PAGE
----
Table of Contents
ISRN Endocrinology
Volume 2014, Article ID 530830, 3 pages
Research Article

Lower Plasma Creatinine and Urine Albumin in Individuals at Increased Risk of Type 2 Diabetes with Factor V Leiden Mutation

1Department of Internal Medicine, Division of Endocrinology, Diabetology, Angiology, Nephrology and Clinical Chemistry, Eberhard-Karls University Tübingen, Otfried-Müller-Straße 10, 72076 Tübingen, Germany
2Institute for Diabetes Research and Metabolic Diseases of the Helmholtz Center Munich, University of Tübingen, 72076 Tübingen, Germany
3German Center for Diabetes Research (DZD), 85764 Neuherberg, Germany
4Department of Internal Medicine I and Clinical Chemistry, University of Heidelberg, Im Neuenheimer Feld 410, 69120 Heidelberg, Germany
5Department of Clinical Chemistry and Pathobiochemistry, Otto-von-Guericke-University Magdeburg, Leipziger Straße 44, 39120 Magdeburg, Germany

Received 23 November 2013; Accepted 23 December 2013; Published 4 March 2014

Academic Editors: C.-H. Anderwald and J. Vrbikova

Copyright © 2014 Andreas Peter et al. This is an open access article distributed under the Creative Commons Attribution License, which permits unrestricted use, distribution, and reproduction in any medium, provided the original work is properly cited.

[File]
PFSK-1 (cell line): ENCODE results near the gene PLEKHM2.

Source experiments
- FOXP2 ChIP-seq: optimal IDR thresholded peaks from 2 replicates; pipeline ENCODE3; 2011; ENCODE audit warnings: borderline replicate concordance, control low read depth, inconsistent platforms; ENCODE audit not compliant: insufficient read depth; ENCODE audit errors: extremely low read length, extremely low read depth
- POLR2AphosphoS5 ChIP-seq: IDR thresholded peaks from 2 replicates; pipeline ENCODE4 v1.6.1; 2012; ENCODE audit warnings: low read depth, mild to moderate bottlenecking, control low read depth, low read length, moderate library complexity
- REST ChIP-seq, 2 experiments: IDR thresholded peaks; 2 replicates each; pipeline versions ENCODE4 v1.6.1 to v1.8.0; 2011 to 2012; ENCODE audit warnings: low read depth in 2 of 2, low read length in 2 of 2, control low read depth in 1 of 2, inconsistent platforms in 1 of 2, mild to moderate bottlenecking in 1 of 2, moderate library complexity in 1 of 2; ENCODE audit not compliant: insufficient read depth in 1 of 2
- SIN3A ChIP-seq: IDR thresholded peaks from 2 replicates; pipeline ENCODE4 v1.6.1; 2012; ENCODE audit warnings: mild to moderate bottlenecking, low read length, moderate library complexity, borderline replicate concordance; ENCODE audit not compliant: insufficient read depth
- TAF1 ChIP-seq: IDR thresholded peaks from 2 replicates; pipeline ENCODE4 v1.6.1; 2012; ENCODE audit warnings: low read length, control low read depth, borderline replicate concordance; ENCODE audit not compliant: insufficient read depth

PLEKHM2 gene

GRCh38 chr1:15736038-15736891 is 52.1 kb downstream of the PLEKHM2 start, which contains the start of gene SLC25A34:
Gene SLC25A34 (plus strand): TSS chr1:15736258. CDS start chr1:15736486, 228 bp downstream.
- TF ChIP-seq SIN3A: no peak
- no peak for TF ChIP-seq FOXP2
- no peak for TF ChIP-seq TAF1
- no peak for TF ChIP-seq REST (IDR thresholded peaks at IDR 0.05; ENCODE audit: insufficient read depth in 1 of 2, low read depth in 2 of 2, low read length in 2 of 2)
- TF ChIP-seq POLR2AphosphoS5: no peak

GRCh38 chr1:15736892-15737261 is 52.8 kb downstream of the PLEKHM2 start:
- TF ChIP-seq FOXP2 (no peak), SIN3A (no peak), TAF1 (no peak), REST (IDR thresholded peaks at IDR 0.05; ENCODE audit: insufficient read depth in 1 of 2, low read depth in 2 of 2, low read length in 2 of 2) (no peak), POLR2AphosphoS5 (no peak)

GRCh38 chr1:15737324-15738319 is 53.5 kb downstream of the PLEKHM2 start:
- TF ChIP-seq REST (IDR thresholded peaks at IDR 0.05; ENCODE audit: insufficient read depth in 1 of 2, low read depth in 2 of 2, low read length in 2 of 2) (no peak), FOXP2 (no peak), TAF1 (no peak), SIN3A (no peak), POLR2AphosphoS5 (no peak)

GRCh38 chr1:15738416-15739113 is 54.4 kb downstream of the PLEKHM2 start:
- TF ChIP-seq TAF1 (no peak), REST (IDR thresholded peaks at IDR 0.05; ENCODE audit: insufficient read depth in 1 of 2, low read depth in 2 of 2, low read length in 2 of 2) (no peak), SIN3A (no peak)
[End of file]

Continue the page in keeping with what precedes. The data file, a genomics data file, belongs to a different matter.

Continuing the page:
The factor V Leiden (FVL) mutation is the most frequent genetic cause of venous thrombosis in Caucasians. However, protective effects have been suggested to balance the disadvantages. We have recently observed protective effects of FVL mutation on experimental diabetic nephropathy in mice as well as an association with reduced albuminuria in two human cohorts of diabetic patients. In the present study we aimed to reevaluate these findings in an independent, larger cohort of 1905 Caucasians at risk of developing type 2 diabetes and extend possible associations to earlier disease stages of nephropathy. Carriers of FVL mutation had a significantly lower urine albumin excretion () and tended to have lower plasma creatinine concentrations (). The difference in plasma creatinine concentrations was significant after adjustment for the influencing factors: age, gender, and lean body mass (). These observations at a very early “disease” stage are an important extension of previous findings and suggest that modification of glomerular dysfunction by FVL mutation is relevant during very early stages of diabetic nephropathy. This makes the underlying mechanism an interesting therapeutic target and raises the question whether FVL mutation may also exert protective effects in other glomerulopathies.